Buying Custom Fire Doors: 4 Things You Will Need To Consider
If you are in the process of buying fire doors, you will need to consider a few things as you make your decision. Let’s take a look at what these are.
Fire doors are an integral part of every building’s fire protection model. They are a standard safety feature in every building, yet while each door will have its own characteristics (size, thickness, configuration), many of our customers require custom doors.
When it comes to buying custom fire doors, is a range of options to consider. The main things you will need to think about when creating your doors are their configuration, fire resistance level, the material they are made from, and any accessories you may want to include. Let’s take a look at each of these factors.
Custom fire doors can be configured in a number of different ways in order to suit the needs of a space.
• Hinged fire doors – Our standard hinged fire doors are perfect for general use. As the name suggests, this door is fixed to the door jamb via two or more hinges and can usually only swing open one way (either inwards or outwards), at 90-degrees. Hinged doors are almost always fitted with a handle or knob. Our product has been designed and engineered specifically for heavy duty use that also offers higher performance levels of security, longevity and sound attenuation.
• Sliding fire doors – Sliding fire doors are quite common in larger spaces where, in the event of a fire, larger entry/exit points are needed to accommodate more people and large machinery, but where the use of conventional side hung doors is impractical. They slide into a cavity in the wall when opened.
• Swinging double action fire doors – Swinging double action fire doors are doors that are capable of swinging both inwards and outwards, over a 180-degree angle. They are most often fitted to the top and vertical stiles. These are useful in spaces where corridors have heavy traffic flow in both directions. They perform like any other fire door. However, the key difference is that they allow traffic to move quickly and easily back and forth through them. Double action fire doors can usually be kept open manually using a lock system (and can also be released manually), giving occupants much flexibility in door use.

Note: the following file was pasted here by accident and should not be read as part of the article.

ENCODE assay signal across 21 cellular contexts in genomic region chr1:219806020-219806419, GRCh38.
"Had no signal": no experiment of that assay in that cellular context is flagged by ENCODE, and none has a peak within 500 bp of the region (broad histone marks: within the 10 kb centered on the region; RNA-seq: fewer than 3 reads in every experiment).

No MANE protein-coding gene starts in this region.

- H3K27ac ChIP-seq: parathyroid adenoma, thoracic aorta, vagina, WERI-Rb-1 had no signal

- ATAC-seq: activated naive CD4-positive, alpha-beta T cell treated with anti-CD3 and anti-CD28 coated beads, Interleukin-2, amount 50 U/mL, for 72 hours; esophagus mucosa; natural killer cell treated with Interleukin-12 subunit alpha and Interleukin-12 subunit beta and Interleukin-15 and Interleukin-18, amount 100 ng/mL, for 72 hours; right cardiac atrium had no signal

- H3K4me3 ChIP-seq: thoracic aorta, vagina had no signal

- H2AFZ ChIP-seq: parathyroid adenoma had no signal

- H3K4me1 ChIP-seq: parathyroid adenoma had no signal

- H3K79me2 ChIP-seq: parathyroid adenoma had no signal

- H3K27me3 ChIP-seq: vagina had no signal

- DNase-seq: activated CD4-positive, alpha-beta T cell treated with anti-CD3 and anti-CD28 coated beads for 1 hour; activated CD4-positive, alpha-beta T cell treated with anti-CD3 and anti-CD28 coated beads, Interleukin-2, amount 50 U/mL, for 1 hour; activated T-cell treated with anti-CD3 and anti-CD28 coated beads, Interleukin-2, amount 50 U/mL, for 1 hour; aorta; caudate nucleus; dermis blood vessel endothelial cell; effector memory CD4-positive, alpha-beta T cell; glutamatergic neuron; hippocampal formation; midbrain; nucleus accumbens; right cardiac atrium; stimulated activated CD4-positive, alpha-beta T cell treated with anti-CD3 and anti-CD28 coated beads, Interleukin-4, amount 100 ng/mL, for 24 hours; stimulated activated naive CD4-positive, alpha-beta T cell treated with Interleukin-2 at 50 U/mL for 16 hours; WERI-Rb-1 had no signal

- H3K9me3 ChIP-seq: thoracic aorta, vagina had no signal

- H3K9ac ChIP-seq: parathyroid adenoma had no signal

Fire Resistance Level
Fire Resistance Level (FRL), as defined in the Building Code of Australia (BCA), is the grading period in minutes for three criteria: structural adequacy, integrity and insulation. Combined, these dictate how resistant a door is to flame and smoke.
For example, if a door has a required FRL of 60/90/60 is will need to maintain structural adequacy for 60 minutes, integrity for 90 minutes and insulation for 60 minutes, as tested to AS1530.4. You can read more about this process here.
Fire doors can be made from any range of materials, such as wood, timber, steel, gypsum, MDF and even glass (or a combination these). What you choose will depend on a number of factors.
• The type of construction you are working on and the fire resistance level that the door needs to fulfil.
• The size and thickness of your custom fire doors; while there may be some flexibility, you may find that certain doors/materials are only available (or certifiable) in certain sizes or thicknesses
• The purpose of your fire door. For example, if your building contains certain products that are prone to burning quickly (like paper, chemicals etc), you may want to choose a steel door with a high fire rating that will stop the fire from spreading to other areas fast.
• The aesthetic or design choices that are intrinsic to your construction; some builds may be purely functional, but others may involve specific aesthetic design choices, so this may also affect the type of material or finish you choose (for instance, a residential client may want their custom fire doors to be wood or glass, but not steel)
• The strength and long-term durability that will be required and what impact that has on the decision of what type or brand of fire door you choose. The internal construction, weight and overall performance of the fire door need to be taken into account.
There are a number of accessories that you may want to include in your custom fire door build. These include:
- Full Metal Enveloping
- PVC Sheeting (e.g. Acovyn, Acculine)
- FSC Certification
- Decorative Veneers including matching internal edge strips
- Metal Sheeting including Zincanneal, Galvanised, Aluminium, Stainless Steel, Colorbond
- Fire Rated Vision Panels
- Security Glass Vision Panels
- Glazing Film
- Fire Rated Intumescent Air Grilles
- Power Transfer Tube
- Additional Hinge Plates
- Panic Bar Reinforcements
- Fully and Semi-Mortised Doorsill Seals
- Concealed Closer Preparation
- Bollection Moulding
- Inlay Panelling
At FSE Special Purpose Doors, all of our cfire doors are fully tested and certified to meet Australian fire resistance requirements. To ask about buying custom fire doors, please contact us at [email protected] or 1300 4 DOORS.